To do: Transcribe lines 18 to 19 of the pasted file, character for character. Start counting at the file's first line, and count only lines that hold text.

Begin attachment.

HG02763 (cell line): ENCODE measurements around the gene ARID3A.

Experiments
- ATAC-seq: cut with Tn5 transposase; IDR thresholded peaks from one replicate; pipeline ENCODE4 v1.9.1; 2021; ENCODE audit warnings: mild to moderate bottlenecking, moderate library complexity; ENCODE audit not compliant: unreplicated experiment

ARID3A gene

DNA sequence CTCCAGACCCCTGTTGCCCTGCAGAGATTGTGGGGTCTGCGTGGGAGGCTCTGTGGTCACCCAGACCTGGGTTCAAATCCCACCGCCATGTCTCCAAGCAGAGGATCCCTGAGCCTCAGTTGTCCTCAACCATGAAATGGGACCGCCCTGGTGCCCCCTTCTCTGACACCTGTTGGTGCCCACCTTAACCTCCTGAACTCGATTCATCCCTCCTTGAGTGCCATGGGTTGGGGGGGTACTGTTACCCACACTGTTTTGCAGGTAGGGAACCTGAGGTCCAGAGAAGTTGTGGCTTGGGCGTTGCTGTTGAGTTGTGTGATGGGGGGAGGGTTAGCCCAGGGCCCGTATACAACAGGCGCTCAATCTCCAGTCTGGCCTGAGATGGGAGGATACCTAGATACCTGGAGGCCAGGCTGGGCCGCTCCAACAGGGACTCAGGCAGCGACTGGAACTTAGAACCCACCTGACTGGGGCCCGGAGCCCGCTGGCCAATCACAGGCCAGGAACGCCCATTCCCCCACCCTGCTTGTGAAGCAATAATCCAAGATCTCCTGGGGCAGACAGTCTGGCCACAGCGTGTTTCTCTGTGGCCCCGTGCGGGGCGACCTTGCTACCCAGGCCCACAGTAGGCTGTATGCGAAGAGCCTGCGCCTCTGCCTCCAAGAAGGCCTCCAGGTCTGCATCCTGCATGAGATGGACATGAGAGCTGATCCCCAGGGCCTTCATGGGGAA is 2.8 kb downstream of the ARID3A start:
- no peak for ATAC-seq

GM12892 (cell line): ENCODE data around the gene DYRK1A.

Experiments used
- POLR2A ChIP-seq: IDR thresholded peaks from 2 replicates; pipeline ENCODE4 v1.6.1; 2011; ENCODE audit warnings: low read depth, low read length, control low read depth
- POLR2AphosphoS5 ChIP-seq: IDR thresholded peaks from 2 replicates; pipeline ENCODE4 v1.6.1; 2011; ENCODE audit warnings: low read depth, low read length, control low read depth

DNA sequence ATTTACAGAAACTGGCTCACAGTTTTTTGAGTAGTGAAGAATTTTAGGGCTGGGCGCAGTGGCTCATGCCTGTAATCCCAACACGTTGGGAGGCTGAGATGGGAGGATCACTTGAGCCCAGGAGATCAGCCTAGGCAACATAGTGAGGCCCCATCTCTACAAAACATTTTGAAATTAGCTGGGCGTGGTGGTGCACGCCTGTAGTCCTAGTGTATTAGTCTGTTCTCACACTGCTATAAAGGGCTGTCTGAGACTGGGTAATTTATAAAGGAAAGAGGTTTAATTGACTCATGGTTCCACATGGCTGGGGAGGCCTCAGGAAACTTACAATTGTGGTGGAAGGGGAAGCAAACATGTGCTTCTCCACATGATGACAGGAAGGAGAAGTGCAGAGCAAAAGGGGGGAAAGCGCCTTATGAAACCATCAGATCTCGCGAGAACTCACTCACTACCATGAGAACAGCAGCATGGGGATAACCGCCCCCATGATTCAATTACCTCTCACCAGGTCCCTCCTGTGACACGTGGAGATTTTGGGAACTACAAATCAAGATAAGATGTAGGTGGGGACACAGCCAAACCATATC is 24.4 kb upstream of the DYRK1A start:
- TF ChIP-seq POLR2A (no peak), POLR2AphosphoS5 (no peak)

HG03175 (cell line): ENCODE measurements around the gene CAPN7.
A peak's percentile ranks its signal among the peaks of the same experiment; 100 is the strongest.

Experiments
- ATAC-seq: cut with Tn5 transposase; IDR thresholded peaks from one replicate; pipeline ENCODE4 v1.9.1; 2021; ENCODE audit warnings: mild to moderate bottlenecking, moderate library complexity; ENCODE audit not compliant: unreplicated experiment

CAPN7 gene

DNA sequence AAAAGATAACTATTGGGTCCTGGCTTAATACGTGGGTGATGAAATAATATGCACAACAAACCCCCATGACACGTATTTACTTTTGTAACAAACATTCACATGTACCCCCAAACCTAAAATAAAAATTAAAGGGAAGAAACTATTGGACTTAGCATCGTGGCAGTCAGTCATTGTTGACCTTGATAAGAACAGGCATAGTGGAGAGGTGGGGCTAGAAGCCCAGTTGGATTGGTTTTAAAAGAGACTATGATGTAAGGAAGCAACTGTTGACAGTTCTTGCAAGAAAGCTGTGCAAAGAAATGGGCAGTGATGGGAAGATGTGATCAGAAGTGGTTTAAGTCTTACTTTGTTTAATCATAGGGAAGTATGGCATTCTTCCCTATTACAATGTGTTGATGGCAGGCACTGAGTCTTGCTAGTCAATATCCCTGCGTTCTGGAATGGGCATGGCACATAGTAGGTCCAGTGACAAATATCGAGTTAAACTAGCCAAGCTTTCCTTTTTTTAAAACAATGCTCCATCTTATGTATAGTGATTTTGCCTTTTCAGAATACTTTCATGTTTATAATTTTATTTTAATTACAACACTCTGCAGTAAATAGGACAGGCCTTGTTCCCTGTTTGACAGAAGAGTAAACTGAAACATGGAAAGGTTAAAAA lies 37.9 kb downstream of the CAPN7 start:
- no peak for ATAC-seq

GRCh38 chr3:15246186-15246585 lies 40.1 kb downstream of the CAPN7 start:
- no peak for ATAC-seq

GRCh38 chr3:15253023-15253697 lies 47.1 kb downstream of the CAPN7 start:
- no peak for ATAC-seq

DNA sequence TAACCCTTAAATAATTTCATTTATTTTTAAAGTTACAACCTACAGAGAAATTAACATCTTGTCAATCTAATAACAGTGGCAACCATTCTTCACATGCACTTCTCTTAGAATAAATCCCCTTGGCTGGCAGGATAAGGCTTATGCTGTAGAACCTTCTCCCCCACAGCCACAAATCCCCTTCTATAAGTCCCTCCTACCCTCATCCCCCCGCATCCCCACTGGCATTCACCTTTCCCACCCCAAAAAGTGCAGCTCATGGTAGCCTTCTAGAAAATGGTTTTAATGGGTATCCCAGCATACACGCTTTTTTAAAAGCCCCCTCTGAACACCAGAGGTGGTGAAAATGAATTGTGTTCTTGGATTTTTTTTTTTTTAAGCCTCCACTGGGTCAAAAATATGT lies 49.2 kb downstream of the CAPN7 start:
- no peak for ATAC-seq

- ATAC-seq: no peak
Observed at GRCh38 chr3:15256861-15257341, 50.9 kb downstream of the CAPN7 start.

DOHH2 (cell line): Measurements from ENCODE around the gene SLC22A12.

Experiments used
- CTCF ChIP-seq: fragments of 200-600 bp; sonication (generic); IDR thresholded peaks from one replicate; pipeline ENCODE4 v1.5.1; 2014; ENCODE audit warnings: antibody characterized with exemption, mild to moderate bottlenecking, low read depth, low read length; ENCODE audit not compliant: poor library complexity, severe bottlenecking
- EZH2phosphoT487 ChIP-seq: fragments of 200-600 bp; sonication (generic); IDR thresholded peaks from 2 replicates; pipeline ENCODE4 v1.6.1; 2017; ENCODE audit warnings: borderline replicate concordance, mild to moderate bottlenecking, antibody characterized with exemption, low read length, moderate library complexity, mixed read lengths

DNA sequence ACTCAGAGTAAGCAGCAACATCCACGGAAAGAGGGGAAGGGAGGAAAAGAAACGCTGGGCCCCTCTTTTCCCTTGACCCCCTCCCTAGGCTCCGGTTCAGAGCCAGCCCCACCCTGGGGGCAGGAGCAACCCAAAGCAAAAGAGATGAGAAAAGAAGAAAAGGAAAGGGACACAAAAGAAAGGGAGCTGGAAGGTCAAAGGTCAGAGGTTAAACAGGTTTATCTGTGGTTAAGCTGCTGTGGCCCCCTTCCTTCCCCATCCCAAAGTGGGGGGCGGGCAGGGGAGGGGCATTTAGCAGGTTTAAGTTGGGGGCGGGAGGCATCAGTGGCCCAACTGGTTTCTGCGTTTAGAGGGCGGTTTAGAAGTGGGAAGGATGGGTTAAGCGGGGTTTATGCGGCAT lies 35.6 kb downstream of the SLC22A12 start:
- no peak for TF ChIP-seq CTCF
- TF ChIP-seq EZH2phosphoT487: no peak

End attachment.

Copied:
DNA sequence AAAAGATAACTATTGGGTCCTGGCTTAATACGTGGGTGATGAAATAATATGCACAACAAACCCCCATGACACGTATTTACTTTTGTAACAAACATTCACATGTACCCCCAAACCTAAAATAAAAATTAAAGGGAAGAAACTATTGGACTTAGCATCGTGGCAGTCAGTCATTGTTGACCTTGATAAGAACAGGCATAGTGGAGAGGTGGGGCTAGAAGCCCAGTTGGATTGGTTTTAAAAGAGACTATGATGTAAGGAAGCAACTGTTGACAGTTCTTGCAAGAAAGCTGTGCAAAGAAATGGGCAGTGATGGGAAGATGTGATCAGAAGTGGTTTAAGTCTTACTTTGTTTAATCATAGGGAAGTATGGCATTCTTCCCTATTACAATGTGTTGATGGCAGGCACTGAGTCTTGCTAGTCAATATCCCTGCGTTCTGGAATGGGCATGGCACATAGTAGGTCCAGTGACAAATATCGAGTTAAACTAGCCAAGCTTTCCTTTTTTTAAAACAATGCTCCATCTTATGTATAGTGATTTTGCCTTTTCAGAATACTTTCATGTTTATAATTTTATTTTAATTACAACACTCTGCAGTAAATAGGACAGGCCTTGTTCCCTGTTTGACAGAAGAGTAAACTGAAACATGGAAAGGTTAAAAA lies 37.9 kb downstream of the CAPN7 start:
- no peak for ATAC-seq